1040 g (36.7 oz.)
Production Years
2016 to Present
$1367 USD current price
Engraved Name
HD Pentax-D FA 1:2.8 15-30mm ED SDM WR
No filter thread

Supersonic AutofocusQuick ShiftWeather SealedInternal FocusingAutomatic ApertureFull-Frame Support
Purchase: Buy the HD Pentax-D FA 15-30mm F2.8 ED SDM WR

Add Review of HD Pentax-D FA 15-30mm F2.8 ED SDM WR Buy the HD Pentax-D FA 15-30mm F2.8 ED SDM WR
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Forum Member

Registered: September, 2006
Location: Central Plains of North America
Posts: 50

1 user found this helpful
Lens Review Date: March 15, 2017 I can recommend this lens: Yes | Price: $1,246.95 | Rating: 10 

Pros: It's wide, sharp, low aberrations, relatively low distortion
Cons: It's ginormous
Sharpness: 10    Aberrations: 10    Autofocus: 10    Handling: 10    Value: 9    New or Used: New    Camera Used: K-1   

I love this lens and feel like a fanboi, but I'm not alone--just read the bazillions of reviews of this lens with the Tamron badge. Ricoh did well to pluck this best of breed lens and offer it with Pentax labelling, coatings, and seals.

There's not a lot that I can add to all the other reviews (you can grow old reading them, there's so many), but can concur that the lens is super sharp (possibly better than the DFA 24-70), low in chromatic aberration and purple fringing (the only aberrations I easily recognize), and like the other Pentax D FA f/2.8 zoom offerings, enormous. I hate the size, but the performance makes it easy to overlook that.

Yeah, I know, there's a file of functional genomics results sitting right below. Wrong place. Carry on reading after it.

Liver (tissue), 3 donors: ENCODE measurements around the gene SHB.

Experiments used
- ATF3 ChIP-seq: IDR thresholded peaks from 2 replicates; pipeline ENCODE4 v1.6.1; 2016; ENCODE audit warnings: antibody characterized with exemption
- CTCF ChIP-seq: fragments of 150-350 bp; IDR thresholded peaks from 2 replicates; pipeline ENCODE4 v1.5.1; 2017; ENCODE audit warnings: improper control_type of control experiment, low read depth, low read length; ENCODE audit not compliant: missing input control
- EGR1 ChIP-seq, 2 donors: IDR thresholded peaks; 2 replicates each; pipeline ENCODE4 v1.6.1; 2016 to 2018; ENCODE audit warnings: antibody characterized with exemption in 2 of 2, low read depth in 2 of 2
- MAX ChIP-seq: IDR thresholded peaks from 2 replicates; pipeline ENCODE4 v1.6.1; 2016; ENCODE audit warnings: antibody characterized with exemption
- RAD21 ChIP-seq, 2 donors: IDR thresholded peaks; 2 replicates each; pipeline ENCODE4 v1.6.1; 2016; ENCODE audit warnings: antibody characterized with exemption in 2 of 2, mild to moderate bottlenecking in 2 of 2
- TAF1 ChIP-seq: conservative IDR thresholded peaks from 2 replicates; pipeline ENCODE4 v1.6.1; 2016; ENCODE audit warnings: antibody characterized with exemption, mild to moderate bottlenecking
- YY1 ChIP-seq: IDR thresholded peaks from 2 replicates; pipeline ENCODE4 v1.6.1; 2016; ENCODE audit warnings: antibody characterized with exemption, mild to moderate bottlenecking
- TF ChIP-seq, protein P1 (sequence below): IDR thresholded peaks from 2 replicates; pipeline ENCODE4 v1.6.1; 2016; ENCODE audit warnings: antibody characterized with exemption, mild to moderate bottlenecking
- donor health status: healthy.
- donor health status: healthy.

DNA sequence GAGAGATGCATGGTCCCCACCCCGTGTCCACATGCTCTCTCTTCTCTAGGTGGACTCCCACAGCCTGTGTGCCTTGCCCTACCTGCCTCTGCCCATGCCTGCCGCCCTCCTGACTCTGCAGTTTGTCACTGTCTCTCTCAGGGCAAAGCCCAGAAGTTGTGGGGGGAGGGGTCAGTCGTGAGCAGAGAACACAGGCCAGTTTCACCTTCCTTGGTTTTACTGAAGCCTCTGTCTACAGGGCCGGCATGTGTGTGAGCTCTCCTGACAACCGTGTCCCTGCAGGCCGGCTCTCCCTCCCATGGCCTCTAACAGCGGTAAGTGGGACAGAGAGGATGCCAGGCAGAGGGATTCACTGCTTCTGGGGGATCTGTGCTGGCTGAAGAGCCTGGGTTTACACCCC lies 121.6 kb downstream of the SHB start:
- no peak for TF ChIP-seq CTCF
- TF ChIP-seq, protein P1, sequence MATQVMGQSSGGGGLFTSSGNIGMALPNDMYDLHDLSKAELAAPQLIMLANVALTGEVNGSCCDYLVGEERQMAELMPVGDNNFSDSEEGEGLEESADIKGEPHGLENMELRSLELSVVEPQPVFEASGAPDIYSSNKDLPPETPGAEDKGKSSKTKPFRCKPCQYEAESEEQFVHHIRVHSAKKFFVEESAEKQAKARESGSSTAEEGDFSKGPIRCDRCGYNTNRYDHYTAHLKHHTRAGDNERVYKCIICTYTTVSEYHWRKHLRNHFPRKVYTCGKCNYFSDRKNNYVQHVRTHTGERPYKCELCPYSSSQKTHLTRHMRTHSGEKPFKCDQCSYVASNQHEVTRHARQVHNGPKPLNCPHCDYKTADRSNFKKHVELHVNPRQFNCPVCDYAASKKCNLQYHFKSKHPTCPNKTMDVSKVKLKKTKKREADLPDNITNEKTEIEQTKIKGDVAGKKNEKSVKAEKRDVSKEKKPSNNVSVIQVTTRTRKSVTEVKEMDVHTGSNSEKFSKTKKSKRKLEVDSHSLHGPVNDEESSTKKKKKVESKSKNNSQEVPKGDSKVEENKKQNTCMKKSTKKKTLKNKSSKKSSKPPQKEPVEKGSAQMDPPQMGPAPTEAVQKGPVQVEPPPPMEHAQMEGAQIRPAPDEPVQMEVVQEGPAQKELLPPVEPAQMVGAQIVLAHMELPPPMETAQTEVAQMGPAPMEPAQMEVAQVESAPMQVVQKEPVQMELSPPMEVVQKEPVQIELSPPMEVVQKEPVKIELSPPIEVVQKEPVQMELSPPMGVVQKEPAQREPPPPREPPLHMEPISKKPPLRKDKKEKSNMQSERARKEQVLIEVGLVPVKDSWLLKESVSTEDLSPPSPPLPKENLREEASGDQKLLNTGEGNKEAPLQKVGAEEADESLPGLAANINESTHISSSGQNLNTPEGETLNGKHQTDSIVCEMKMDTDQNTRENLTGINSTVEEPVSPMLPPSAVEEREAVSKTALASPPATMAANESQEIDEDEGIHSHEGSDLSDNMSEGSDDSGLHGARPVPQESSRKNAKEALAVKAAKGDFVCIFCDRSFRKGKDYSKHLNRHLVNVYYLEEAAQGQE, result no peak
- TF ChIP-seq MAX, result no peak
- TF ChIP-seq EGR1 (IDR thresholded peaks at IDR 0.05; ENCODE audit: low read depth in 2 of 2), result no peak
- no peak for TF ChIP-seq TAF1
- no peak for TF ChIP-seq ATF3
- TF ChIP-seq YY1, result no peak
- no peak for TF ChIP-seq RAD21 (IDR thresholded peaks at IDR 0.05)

So here's a few things I haven't seen emphasized in other reviews:

- Least important, but still fun--it's the only lens with the possible exception of my A* 600mm that anyone has ever commented to me about in public. The bulbous front element can't be ignored.

- It's the only lens I've ever owned that exhibits significant pincushion distortion--this is at the 30mm end, of course. If you favor brick walls as your creative muse, this might be a problem, but it probably would never be an issue for most other subjects. Mentioned as a point of interest, but not as any practical issue.